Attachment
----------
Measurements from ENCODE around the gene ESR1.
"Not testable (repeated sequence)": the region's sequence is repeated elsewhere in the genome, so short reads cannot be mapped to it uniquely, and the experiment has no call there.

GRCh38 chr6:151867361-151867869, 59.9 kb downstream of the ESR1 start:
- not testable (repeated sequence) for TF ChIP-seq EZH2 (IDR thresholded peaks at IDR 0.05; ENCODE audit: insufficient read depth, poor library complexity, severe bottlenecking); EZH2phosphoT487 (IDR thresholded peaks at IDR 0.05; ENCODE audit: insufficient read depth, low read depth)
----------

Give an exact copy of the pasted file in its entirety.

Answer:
Measurements from ENCODE around the gene ESR1.
"Not testable (repeated sequence)": the region's sequence is repeated elsewhere in the genome, so short reads cannot be mapped to it uniquely, and the experiment has no call there.

GRCh38 chr6:151867361-151867869, 59.9 kb downstream of the ESR1 start:
- not testable (repeated sequence) for TF ChIP-seq EZH2 (IDR thresholded peaks at IDR 0.05; ENCODE audit: insufficient read depth, poor library complexity, severe bottlenecking); EZH2phosphoT487 (IDR thresholded peaks at IDR 0.05; ENCODE audit: insufficient read depth, low read depth)